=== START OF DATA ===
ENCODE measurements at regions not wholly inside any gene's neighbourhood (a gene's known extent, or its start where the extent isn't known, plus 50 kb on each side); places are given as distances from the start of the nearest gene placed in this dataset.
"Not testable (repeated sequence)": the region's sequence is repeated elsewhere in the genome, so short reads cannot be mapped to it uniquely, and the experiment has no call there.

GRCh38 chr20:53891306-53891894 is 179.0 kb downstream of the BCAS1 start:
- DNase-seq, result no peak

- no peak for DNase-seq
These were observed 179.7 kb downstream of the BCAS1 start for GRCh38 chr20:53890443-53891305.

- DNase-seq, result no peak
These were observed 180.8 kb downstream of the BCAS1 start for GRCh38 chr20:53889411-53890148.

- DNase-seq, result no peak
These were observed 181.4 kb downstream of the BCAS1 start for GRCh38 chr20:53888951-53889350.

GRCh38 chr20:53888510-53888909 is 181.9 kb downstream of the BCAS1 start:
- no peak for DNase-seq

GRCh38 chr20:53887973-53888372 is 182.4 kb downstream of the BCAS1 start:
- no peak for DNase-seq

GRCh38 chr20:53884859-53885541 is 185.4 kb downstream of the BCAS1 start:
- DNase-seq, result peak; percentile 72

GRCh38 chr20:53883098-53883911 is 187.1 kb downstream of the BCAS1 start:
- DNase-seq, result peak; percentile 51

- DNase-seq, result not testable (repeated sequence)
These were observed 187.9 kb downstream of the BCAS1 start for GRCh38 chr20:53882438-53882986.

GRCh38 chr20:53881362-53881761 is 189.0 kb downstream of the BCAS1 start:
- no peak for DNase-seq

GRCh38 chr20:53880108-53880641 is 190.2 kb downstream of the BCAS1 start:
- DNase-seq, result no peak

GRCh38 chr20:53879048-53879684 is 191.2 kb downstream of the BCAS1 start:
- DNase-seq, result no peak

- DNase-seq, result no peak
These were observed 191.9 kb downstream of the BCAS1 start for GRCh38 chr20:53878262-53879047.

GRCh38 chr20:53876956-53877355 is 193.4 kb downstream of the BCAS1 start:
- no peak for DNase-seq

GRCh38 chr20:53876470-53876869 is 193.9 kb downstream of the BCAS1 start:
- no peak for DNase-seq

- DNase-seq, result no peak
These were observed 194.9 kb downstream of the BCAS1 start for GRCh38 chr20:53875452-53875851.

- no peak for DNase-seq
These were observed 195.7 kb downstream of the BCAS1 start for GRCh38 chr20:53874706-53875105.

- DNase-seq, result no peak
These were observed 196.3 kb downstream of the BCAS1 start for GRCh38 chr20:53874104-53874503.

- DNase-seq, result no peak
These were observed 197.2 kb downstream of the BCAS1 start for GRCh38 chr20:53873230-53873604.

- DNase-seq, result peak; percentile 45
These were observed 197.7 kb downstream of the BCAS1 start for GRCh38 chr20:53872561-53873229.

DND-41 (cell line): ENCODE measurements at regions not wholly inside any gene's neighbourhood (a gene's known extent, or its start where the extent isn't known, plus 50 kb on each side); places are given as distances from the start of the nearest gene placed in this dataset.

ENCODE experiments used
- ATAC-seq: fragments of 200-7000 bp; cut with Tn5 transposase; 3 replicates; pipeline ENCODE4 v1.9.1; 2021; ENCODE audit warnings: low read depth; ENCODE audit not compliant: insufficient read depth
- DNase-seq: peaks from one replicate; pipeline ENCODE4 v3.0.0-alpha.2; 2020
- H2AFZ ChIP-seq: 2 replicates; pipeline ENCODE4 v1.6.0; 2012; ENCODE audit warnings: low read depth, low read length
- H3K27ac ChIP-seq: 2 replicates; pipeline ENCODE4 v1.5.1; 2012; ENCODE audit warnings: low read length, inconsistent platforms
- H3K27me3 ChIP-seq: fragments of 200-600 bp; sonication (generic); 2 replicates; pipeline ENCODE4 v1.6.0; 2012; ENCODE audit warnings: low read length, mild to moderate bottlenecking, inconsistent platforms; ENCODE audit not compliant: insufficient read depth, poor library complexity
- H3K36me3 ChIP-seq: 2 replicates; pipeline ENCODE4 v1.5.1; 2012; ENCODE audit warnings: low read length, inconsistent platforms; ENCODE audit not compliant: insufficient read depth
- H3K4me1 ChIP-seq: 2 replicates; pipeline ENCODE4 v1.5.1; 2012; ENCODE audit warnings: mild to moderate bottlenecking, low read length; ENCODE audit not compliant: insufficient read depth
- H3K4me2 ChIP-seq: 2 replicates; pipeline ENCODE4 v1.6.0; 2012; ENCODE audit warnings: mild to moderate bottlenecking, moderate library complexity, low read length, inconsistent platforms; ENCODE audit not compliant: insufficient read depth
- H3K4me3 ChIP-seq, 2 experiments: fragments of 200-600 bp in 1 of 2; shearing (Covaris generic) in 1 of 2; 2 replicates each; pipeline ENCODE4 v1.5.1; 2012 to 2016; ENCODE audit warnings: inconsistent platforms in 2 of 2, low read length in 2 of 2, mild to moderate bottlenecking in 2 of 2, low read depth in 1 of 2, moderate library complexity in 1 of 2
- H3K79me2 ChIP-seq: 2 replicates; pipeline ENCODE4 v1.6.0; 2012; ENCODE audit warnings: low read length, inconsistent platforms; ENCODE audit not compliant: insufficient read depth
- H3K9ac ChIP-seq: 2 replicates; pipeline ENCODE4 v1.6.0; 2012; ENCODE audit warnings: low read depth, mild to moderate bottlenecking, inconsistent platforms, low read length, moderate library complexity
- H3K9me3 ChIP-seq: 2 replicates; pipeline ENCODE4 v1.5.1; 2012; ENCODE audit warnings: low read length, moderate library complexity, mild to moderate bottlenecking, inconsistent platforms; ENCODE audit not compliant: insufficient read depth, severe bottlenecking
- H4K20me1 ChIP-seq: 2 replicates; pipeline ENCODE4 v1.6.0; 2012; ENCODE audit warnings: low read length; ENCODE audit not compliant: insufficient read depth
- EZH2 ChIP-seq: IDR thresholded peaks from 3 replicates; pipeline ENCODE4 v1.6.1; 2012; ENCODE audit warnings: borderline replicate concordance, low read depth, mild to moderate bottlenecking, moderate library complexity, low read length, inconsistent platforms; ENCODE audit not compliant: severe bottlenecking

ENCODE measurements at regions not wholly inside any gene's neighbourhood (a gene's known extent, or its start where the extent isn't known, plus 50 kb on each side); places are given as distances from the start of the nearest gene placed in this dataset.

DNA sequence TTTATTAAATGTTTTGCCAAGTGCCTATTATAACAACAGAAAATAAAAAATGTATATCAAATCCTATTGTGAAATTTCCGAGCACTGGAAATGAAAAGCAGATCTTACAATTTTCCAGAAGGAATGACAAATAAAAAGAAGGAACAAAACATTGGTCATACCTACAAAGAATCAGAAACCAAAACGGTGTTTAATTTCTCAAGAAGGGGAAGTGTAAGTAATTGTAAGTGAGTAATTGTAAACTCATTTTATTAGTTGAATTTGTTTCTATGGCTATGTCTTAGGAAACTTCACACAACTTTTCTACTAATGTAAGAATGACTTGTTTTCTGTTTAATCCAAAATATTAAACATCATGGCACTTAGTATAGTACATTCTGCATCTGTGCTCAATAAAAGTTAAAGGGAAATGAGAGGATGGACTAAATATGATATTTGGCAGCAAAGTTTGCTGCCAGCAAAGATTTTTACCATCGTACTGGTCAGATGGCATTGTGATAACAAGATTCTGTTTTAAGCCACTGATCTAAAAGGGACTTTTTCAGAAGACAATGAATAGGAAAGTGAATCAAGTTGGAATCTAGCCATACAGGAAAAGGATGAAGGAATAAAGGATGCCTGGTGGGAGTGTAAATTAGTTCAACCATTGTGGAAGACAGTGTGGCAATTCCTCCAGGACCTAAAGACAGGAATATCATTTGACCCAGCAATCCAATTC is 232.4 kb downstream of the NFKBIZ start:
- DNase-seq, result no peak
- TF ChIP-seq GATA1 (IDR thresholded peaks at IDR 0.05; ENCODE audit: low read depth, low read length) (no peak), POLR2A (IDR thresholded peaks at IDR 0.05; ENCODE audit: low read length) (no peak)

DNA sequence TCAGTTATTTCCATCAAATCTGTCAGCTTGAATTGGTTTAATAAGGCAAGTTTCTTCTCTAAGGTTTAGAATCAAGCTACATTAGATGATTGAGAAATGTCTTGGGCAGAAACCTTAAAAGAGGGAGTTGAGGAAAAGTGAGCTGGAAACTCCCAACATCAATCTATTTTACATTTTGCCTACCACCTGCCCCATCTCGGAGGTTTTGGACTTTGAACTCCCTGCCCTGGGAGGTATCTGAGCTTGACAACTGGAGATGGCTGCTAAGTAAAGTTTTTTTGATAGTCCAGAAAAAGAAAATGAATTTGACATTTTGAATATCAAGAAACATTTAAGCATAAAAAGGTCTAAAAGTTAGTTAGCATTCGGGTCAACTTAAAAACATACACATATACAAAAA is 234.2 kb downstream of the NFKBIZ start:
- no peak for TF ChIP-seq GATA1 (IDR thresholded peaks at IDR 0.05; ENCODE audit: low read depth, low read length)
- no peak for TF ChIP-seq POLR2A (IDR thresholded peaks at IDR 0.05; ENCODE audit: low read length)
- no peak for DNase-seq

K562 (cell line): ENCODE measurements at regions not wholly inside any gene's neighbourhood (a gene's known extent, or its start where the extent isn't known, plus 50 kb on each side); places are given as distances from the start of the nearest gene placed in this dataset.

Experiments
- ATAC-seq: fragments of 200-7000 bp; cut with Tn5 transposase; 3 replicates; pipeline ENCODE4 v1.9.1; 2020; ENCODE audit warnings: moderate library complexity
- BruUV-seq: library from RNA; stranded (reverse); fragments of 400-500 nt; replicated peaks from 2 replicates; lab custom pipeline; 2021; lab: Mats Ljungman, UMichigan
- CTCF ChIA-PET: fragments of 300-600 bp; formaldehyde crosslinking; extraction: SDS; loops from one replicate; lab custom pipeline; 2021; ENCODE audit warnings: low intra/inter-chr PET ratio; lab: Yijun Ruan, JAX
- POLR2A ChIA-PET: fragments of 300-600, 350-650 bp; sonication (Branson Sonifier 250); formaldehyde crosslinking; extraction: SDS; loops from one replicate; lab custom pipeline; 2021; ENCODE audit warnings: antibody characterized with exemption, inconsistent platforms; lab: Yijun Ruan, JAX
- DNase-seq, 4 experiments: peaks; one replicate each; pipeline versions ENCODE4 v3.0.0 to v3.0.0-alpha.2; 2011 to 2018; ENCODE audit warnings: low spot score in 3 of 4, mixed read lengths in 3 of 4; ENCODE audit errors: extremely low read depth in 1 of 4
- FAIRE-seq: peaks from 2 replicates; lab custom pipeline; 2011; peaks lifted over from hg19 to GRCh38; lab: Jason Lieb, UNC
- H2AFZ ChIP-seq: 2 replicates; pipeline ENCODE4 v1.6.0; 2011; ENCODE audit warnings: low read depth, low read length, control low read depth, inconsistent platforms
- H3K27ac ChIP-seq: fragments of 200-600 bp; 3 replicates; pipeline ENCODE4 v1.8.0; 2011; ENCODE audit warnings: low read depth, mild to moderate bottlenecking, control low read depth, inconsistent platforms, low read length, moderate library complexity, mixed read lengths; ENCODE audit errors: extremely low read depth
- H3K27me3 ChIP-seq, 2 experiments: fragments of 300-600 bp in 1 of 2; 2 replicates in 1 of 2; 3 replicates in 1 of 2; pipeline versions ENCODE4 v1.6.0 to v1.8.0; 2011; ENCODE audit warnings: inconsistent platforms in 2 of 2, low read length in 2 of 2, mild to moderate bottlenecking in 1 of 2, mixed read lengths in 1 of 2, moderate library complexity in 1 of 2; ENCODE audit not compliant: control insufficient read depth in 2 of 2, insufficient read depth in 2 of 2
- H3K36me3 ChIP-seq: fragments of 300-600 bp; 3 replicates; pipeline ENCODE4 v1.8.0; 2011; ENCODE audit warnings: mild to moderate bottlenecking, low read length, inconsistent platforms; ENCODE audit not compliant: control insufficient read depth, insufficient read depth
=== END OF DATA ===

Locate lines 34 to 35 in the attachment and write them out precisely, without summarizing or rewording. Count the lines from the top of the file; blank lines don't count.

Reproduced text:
These were observed 194.9 kb downstream of the BCAS1 start for GRCh38 chr20:53875452-53875851.

- no peak for DNase-seq